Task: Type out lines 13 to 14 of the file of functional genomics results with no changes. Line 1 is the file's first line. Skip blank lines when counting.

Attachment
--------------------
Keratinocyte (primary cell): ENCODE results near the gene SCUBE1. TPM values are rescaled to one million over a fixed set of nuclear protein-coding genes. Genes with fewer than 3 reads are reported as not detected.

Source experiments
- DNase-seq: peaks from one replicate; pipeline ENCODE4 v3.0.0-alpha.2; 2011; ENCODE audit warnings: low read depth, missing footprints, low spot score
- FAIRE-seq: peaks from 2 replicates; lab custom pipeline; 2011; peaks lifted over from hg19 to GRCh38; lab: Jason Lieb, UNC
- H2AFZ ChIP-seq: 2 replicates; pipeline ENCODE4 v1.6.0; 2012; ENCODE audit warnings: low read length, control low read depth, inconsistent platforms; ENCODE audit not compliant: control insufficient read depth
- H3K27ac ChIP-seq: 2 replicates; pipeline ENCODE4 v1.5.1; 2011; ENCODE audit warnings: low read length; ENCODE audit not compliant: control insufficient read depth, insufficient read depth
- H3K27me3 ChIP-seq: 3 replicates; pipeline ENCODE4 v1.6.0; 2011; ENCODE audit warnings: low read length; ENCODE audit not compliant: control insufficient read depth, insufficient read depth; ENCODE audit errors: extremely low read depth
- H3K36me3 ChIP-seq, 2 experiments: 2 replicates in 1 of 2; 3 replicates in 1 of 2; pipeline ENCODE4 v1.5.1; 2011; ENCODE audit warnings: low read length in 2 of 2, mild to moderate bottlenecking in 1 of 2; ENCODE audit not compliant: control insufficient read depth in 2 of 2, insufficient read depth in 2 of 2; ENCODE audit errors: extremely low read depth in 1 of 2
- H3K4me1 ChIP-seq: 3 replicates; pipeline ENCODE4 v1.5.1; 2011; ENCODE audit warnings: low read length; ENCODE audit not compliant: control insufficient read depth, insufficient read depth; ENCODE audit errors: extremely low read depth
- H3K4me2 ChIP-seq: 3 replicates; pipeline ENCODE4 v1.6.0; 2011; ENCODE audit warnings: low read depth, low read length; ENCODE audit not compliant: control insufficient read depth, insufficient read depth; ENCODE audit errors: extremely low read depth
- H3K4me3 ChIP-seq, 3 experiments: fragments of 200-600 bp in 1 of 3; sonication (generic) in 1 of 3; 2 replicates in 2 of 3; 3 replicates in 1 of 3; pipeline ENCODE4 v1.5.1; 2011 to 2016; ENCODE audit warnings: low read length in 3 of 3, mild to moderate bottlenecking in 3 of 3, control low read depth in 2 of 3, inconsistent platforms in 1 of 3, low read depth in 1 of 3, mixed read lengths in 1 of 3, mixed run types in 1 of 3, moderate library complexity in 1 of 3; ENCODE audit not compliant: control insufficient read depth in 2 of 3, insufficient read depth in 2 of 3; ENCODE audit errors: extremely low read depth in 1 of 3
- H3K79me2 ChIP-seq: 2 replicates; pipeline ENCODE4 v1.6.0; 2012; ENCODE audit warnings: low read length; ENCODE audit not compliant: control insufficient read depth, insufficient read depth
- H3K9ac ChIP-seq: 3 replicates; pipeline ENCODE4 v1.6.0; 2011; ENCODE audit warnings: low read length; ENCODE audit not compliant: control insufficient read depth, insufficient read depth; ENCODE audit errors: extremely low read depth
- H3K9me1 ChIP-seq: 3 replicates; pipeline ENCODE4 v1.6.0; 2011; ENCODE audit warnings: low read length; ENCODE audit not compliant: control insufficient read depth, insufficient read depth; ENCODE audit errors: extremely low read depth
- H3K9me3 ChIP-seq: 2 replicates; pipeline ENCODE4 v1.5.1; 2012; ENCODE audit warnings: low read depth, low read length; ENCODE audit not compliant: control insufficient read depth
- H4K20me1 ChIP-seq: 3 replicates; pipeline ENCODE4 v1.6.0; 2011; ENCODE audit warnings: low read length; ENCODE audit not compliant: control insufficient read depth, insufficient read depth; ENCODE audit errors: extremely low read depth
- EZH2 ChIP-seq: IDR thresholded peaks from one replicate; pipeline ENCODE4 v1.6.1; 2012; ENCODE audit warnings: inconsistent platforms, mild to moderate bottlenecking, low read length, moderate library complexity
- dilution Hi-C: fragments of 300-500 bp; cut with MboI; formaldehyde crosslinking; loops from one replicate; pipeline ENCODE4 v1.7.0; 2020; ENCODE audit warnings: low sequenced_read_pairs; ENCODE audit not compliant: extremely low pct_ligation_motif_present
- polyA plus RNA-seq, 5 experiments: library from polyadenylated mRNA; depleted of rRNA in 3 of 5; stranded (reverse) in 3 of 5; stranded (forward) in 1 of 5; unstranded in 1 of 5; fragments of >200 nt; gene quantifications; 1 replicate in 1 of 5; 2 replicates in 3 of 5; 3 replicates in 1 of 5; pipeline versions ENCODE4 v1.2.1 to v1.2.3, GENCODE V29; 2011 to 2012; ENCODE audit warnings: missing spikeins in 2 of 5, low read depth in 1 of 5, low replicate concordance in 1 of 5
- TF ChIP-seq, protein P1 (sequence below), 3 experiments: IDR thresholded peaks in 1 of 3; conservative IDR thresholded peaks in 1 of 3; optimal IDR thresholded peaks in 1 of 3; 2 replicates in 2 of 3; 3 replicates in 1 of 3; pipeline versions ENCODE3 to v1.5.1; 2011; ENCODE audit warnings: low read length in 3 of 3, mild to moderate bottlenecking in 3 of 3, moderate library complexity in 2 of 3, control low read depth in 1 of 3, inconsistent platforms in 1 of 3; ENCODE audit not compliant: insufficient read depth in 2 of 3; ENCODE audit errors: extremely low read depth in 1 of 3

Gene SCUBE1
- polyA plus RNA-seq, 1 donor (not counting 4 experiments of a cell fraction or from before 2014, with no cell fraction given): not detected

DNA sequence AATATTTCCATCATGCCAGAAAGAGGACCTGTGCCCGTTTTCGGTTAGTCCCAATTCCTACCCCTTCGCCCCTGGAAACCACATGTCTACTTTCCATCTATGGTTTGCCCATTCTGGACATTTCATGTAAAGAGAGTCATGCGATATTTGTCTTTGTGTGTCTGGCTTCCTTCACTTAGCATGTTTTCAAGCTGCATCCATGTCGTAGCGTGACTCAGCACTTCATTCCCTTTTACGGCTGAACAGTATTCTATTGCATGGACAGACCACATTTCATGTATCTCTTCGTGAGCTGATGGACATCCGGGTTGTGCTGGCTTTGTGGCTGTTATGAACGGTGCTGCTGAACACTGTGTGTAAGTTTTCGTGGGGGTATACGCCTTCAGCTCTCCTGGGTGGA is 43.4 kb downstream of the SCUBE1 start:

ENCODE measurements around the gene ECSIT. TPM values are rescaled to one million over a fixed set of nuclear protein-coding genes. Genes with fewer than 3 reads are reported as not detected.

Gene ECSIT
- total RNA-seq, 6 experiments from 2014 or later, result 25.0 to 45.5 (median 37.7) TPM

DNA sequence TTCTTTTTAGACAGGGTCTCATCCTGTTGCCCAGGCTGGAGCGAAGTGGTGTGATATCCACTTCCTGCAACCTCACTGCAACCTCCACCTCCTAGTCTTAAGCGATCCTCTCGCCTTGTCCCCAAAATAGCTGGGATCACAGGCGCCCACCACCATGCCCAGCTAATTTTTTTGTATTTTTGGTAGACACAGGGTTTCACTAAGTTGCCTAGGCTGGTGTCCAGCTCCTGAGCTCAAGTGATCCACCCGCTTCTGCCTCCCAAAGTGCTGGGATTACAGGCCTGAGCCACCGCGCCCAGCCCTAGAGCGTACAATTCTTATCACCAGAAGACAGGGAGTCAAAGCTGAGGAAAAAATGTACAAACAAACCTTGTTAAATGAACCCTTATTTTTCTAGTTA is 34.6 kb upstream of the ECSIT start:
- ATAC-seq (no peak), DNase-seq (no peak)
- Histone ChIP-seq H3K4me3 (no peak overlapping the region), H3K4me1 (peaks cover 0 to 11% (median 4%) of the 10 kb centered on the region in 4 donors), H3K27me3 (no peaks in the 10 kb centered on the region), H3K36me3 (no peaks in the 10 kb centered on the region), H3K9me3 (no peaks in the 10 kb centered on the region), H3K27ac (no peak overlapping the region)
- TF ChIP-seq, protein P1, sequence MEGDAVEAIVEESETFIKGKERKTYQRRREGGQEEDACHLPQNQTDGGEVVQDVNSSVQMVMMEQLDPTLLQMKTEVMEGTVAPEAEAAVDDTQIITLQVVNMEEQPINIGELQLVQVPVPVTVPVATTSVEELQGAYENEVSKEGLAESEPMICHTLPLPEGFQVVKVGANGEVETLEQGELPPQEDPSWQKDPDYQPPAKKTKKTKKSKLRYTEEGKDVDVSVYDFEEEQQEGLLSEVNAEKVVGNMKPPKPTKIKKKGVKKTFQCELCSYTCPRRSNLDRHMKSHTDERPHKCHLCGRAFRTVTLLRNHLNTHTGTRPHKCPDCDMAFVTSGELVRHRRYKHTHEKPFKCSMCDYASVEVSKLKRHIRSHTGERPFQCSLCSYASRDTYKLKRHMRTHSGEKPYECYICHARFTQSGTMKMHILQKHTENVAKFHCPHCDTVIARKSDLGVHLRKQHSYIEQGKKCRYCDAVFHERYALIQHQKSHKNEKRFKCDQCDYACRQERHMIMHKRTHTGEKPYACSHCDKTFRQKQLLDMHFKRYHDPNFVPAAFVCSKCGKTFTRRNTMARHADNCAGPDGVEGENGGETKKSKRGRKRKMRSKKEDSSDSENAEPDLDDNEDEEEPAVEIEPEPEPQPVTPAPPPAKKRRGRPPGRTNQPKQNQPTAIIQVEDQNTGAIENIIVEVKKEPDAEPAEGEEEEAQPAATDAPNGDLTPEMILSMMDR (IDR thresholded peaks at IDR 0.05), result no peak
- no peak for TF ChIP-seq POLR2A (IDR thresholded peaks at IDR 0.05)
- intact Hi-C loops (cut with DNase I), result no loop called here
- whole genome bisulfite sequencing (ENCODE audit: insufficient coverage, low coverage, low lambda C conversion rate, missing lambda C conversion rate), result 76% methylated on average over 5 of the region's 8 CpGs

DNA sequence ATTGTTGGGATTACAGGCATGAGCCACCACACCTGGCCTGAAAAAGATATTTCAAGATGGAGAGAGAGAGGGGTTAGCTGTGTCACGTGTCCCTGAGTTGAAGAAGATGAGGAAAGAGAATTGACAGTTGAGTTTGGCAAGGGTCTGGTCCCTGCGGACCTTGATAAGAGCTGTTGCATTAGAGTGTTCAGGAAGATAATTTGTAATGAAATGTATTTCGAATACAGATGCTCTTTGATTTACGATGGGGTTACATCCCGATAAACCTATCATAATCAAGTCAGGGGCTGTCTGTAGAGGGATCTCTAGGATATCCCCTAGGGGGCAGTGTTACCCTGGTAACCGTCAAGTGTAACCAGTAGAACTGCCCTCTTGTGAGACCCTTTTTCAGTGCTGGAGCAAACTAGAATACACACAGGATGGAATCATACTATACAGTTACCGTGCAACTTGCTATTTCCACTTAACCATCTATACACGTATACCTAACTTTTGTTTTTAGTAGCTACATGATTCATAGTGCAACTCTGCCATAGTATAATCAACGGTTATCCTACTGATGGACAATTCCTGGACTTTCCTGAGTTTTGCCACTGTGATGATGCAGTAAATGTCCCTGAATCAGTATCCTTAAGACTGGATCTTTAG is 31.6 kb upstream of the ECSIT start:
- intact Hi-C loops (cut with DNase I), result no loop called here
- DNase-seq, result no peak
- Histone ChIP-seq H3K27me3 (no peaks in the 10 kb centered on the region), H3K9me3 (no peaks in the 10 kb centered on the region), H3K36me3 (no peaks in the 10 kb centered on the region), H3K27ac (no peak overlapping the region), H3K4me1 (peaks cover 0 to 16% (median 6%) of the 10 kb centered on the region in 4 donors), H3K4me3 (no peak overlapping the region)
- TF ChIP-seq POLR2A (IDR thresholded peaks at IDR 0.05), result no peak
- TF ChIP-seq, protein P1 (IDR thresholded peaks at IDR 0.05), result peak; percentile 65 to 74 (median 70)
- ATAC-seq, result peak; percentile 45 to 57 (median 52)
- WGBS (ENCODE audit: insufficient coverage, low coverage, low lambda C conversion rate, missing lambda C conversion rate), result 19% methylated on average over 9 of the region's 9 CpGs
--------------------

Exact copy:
- H3K9ac ChIP-seq: 3 replicates; pipeline ENCODE4 v1.6.0; 2011; ENCODE audit warnings: low read length; ENCODE audit not compliant: control insufficient read depth, insufficient read depth; ENCODE audit errors: extremely low read depth
- H3K9me1 ChIP-seq: 3 replicates; pipeline ENCODE4 v1.6.0; 2011; ENCODE audit warnings: low read length; ENCODE audit not compliant: control insufficient read depth, insufficient read depth; ENCODE audit errors: extremely low read depth